Utilize este identificador para referenciar este registo: http://hdl.handle.net/10400.23/673
Título: Ryanodine myopathies without central cores-clinical, histopathologic, and genetic description of three cases.
Autor: Rocha, J
Taipa, R
Melo Pires, M
Oliveira, J
Santos, R
Santos, M
Palavras-chave: Criança
Canal de Libertação de Cálcio do Receptor de Rianodina
Miopatias Congénitas Estruturais
Data: 2014
Citação: Pediatr Neurol. 2014 Aug;51(2):275-8.
Resumo: BACKGROUND: Mutations in ryanodine receptor 1 gene (RYR1) are frequent causes of myopathies. They classically present with central core disease; however, clinical variability and histopathologic overlap are being increasingly recognized. PATIENTS: Patient 1 is a 15-year-old girl with mild proximal, four-limb weakness from age 5, presenting with a progressive scoliosis starting at age 10. Patient 2 is an 18-year-old girl with progressively worsening muscle hypotrophy and mild proximal, four-limb weakness. She developed a rapidly progressive scoliosis from age 11 and needed surgical treatment at age 14 years. Patient 3 is an 11-year-old boy with moderate proximal limb weakness and progressive neck flexor weakness, first noticed at age 2. Muscle biopsies revealed type 1 fiber predominance (Patients 1 and 2) or abnormal type 1 fiber uniformity (Patient 3). Different RYR1 variants were identified in all patients. In Patients 1 and 3, these changes were validated as being pathogenic. CONCLUSIONS: These patients illustrate early-onset, progressive myopathies with predominant axial involvement. Histopathologic findings were abnormal but not specific for a diagnosis, particularly central core myopathy. Genetic testing helped broaden the range of phenotypes included in the RYR1-related myopathies. Our patients reinforce the need to recognize the broad histopathologic variability of RYR1-related myopathies and sometimes lack of pathognomonic findings that may reduce the diagnostic threshold of this disease. We suggest that the predominance of type 1 fibers and involvement of axial muscles may be an important element to consider the RYR1 gene as candidate.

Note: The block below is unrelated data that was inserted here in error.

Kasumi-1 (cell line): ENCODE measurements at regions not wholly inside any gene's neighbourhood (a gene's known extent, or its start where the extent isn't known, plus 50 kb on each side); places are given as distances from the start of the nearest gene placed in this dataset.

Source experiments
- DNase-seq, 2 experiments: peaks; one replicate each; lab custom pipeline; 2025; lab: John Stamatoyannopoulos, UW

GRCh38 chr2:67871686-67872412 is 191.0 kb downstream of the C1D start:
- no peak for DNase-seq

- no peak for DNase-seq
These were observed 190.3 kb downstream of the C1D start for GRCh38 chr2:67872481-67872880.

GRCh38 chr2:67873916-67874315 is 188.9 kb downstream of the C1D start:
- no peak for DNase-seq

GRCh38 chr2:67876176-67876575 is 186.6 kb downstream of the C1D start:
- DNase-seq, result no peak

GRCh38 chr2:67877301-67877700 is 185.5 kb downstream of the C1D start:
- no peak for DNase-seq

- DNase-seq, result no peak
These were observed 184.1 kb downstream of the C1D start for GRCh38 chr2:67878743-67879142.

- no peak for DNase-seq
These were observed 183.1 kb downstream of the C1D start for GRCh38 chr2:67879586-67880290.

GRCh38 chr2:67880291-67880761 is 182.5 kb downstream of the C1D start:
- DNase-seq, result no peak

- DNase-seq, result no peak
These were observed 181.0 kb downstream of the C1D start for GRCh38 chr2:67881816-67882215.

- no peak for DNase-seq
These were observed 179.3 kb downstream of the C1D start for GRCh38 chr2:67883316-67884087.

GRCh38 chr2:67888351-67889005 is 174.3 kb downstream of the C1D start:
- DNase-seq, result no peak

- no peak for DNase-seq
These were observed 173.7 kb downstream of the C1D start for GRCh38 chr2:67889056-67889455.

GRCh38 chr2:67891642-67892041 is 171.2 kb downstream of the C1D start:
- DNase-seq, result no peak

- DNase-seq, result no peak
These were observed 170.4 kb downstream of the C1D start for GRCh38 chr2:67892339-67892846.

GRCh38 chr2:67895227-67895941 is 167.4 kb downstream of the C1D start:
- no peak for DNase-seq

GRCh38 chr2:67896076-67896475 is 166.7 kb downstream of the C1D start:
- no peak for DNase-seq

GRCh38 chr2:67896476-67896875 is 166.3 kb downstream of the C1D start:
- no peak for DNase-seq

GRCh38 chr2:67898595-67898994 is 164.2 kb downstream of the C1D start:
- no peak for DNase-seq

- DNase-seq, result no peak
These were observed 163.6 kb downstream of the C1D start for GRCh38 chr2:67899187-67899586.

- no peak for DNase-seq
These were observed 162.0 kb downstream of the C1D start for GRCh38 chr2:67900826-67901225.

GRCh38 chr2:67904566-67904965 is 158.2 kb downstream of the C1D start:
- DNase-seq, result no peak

Peer review: yes
URI: http://hdl.handle.net/10400.23/673
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